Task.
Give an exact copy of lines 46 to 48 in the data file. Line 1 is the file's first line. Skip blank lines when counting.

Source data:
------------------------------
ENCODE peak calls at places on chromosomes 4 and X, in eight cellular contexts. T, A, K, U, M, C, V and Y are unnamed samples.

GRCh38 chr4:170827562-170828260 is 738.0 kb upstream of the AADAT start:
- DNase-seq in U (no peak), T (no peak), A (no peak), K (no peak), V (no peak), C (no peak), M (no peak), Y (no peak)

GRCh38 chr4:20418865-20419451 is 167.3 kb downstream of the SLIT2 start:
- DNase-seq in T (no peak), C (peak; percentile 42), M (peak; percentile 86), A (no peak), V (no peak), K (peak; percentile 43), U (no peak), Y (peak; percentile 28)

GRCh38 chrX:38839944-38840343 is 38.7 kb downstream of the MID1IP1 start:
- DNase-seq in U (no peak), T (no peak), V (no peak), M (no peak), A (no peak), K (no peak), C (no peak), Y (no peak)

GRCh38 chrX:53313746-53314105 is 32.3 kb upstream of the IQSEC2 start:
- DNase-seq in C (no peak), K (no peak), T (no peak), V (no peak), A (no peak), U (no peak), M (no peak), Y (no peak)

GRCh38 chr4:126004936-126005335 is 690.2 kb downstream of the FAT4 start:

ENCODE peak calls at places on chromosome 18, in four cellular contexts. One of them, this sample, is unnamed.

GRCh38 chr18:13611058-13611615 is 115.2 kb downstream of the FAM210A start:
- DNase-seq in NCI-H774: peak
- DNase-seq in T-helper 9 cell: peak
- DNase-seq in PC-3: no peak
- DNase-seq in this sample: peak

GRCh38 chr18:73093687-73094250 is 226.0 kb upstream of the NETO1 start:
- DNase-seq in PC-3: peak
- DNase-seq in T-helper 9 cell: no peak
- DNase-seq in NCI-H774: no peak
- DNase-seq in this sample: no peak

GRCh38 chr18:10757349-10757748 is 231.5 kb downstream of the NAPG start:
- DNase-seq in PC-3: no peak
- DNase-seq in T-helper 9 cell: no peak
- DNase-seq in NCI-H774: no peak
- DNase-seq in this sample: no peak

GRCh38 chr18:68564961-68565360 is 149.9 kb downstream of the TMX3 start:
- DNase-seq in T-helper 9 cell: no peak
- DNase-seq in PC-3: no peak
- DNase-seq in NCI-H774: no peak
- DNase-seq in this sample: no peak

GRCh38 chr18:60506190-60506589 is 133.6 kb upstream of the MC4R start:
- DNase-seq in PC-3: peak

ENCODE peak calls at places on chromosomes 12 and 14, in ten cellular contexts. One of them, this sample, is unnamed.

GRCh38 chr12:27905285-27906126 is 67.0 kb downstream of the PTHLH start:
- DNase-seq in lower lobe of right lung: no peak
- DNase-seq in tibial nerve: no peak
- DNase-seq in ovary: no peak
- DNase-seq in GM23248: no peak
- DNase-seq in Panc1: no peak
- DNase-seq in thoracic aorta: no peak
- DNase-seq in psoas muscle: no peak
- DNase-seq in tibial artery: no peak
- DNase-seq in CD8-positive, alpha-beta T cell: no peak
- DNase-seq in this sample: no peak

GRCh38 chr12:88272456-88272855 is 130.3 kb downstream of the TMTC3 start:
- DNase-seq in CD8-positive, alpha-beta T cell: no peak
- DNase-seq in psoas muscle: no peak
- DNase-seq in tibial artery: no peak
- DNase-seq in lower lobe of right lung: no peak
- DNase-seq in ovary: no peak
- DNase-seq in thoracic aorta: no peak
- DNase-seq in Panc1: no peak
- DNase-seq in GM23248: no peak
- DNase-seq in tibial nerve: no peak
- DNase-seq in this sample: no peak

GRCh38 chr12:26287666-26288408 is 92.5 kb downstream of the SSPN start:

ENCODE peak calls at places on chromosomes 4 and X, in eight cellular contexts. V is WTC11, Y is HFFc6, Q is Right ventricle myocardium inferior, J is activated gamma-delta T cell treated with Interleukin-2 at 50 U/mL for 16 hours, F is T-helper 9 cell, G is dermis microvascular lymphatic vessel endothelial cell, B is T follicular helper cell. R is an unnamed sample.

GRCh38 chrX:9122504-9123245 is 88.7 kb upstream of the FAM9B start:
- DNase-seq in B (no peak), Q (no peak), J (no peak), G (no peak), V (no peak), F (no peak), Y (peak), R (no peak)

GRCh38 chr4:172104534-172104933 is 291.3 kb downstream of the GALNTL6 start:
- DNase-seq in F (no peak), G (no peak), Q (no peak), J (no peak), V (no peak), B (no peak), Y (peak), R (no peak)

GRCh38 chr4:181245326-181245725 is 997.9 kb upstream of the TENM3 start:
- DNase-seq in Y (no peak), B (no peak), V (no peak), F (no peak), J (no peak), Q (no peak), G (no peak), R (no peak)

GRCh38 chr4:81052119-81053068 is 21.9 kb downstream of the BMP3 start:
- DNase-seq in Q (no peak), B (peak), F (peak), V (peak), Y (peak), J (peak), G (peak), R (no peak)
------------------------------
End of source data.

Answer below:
GRCh38 chr12:88272456-88272855 is 130.3 kb downstream of the TMTC3 start:
- DNase-seq in CD8-positive, alpha-beta T cell: no peak
- DNase-seq in psoas muscle: no peak